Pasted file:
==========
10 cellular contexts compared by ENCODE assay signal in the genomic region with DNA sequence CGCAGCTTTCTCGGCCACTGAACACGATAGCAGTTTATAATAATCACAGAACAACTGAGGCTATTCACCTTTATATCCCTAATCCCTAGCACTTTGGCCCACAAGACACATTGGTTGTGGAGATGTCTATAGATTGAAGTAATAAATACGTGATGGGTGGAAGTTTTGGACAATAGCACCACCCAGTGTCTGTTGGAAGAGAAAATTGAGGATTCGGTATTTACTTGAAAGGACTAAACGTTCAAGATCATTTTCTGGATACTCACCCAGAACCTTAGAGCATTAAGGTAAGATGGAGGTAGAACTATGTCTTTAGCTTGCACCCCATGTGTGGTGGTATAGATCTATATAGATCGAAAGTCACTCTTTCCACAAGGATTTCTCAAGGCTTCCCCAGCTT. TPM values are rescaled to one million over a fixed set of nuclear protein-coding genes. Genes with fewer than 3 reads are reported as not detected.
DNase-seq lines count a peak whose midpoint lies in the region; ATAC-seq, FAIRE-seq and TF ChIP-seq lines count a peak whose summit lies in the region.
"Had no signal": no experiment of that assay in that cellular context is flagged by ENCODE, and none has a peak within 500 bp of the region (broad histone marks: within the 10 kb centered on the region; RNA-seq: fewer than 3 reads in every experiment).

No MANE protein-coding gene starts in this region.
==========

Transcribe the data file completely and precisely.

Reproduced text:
10 cellular contexts compared by ENCODE assay signal in the genomic region with DNA sequence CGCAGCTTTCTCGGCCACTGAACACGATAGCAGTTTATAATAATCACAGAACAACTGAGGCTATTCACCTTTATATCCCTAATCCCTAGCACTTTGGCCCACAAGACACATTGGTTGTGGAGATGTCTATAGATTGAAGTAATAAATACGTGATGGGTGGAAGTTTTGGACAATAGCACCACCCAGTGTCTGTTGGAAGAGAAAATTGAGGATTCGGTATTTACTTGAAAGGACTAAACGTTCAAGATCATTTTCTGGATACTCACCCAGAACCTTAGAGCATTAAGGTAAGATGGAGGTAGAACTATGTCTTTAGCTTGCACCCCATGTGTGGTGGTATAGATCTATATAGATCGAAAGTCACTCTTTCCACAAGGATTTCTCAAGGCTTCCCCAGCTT. TPM values are rescaled to one million over a fixed set of nuclear protein-coding genes. Genes with fewer than 3 reads are reported as not detected.
DNase-seq lines count a peak whose midpoint lies in the region; ATAC-seq, FAIRE-seq and TF ChIP-seq lines count a peak whose summit lies in the region.
"Had no signal": no experiment of that assay in that cellular context is flagged by ENCODE, and none has a peak within 500 bp of the region (broad histone marks: within the 10 kb centered on the region; RNA-seq: fewer than 3 reads in every experiment).

No MANE protein-coding gene starts in this region.